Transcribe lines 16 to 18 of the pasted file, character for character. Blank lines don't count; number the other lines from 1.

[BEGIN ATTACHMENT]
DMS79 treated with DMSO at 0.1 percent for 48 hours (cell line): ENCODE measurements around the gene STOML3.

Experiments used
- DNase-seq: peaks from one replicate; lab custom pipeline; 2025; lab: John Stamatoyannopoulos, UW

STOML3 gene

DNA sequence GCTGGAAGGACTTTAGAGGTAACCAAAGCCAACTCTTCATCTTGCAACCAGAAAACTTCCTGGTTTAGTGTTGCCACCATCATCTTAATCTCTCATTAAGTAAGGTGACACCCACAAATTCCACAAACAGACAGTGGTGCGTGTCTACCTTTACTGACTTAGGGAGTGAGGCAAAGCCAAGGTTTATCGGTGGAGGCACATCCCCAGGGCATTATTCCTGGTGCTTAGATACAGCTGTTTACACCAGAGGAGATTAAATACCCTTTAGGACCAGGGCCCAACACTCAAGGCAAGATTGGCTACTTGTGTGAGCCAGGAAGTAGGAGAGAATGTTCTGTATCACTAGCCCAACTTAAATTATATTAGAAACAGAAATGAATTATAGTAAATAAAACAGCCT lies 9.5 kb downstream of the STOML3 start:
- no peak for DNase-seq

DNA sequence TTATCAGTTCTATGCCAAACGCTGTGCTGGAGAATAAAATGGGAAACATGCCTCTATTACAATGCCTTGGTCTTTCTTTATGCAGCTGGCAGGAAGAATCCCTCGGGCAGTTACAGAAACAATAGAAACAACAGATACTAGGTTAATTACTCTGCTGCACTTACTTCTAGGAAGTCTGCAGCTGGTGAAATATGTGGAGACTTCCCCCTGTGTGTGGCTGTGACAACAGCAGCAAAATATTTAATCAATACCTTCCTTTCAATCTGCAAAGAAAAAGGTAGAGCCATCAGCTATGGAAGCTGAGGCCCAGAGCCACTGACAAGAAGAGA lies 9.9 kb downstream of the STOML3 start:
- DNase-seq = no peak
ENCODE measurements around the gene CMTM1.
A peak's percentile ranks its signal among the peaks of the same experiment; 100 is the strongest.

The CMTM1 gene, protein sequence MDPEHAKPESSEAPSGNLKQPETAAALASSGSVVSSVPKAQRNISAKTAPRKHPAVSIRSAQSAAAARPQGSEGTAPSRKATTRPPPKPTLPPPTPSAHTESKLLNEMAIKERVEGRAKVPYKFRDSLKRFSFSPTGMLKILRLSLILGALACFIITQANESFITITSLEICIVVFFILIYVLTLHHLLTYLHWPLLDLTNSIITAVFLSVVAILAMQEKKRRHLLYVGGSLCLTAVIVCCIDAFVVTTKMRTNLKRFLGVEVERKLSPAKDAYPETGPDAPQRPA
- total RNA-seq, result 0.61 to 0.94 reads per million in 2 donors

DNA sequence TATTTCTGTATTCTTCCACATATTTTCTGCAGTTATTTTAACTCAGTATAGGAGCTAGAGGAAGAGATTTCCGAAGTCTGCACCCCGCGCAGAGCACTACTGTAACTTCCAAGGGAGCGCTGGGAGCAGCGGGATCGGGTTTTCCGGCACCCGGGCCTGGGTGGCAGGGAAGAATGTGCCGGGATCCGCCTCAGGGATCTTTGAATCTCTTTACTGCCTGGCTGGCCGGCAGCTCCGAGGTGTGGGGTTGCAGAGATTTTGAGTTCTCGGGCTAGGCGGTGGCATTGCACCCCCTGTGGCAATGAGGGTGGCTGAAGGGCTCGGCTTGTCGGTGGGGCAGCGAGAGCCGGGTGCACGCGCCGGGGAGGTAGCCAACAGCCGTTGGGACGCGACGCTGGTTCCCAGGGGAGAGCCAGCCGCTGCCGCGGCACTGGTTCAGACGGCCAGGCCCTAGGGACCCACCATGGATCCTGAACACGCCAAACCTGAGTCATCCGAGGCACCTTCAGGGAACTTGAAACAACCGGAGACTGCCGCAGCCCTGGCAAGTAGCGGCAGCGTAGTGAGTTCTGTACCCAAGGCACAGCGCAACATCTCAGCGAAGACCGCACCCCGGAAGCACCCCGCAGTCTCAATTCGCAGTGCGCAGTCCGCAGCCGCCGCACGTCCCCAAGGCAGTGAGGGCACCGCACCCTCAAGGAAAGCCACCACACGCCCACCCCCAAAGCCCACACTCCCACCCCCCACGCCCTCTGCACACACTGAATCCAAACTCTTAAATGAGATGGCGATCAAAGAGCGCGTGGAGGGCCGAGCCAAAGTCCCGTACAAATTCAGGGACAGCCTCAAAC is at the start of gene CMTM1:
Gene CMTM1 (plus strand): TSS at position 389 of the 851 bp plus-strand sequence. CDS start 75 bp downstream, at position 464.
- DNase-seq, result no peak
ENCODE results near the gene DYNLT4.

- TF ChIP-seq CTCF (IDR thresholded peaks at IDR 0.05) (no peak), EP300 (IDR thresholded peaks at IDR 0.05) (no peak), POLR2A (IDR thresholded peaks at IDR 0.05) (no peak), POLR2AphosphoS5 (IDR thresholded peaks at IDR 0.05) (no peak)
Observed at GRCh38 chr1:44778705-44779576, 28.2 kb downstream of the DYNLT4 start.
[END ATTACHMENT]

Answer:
ENCODE results near the gene DYNLT4.

- TF ChIP-seq CTCF (IDR thresholded peaks at IDR 0.05) (no peak), EP300 (IDR thresholded peaks at IDR 0.05) (no peak), POLR2A (IDR thresholded peaks at IDR 0.05) (no peak), POLR2AphosphoS5 (IDR thresholded peaks at IDR 0.05) (no peak)
Observed at GRCh38 chr1:44778705-44779576, 28.2 kb downstream of the DYNLT4 start.